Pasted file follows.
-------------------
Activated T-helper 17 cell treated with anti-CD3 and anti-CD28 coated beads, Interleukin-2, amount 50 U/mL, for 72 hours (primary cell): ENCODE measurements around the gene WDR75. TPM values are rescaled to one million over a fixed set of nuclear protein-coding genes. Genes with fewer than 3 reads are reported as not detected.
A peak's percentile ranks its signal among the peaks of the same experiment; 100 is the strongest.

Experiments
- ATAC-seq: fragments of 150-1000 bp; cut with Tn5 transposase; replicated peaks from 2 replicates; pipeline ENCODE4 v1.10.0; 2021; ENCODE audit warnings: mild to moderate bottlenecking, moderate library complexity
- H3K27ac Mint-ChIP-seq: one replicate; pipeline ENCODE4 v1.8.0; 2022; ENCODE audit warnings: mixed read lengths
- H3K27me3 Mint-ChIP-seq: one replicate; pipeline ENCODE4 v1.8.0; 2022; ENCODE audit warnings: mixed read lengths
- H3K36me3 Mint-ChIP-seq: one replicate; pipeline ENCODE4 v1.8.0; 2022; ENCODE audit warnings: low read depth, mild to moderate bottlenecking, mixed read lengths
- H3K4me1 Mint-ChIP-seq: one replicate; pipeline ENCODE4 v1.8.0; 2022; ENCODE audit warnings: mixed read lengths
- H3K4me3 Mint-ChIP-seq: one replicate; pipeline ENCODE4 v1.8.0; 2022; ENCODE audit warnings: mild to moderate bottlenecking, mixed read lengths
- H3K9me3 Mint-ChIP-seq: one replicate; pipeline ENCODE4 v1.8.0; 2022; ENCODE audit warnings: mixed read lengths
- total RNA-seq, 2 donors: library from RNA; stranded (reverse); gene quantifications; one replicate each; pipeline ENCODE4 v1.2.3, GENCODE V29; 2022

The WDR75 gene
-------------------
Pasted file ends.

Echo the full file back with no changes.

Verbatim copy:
Activated T-helper 17 cell treated with anti-CD3 and anti-CD28 coated beads, Interleukin-2, amount 50 U/mL, for 72 hours (primary cell): ENCODE measurements around the gene WDR75. TPM values are rescaled to one million over a fixed set of nuclear protein-coding genes. Genes with fewer than 3 reads are reported as not detected.
A peak's percentile ranks its signal among the peaks of the same experiment; 100 is the strongest.

Experiments
- ATAC-seq: fragments of 150-1000 bp; cut with Tn5 transposase; replicated peaks from 2 replicates; pipeline ENCODE4 v1.10.0; 2021; ENCODE audit warnings: mild to moderate bottlenecking, moderate library complexity
- H3K27ac Mint-ChIP-seq: one replicate; pipeline ENCODE4 v1.8.0; 2022; ENCODE audit warnings: mixed read lengths
- H3K27me3 Mint-ChIP-seq: one replicate; pipeline ENCODE4 v1.8.0; 2022; ENCODE audit warnings: mixed read lengths
- H3K36me3 Mint-ChIP-seq: one replicate; pipeline ENCODE4 v1.8.0; 2022; ENCODE audit warnings: low read depth, mild to moderate bottlenecking, mixed read lengths
- H3K4me1 Mint-ChIP-seq: one replicate; pipeline ENCODE4 v1.8.0; 2022; ENCODE audit warnings: mixed read lengths
- H3K4me3 Mint-ChIP-seq: one replicate; pipeline ENCODE4 v1.8.0; 2022; ENCODE audit warnings: mild to moderate bottlenecking, mixed read lengths
- H3K9me3 Mint-ChIP-seq: one replicate; pipeline ENCODE4 v1.8.0; 2022; ENCODE audit warnings: mixed read lengths
- total RNA-seq, 2 donors: library from RNA; stranded (reverse); gene quantifications; one replicate each; pipeline ENCODE4 v1.2.3, GENCODE V29; 2022

The WDR75 gene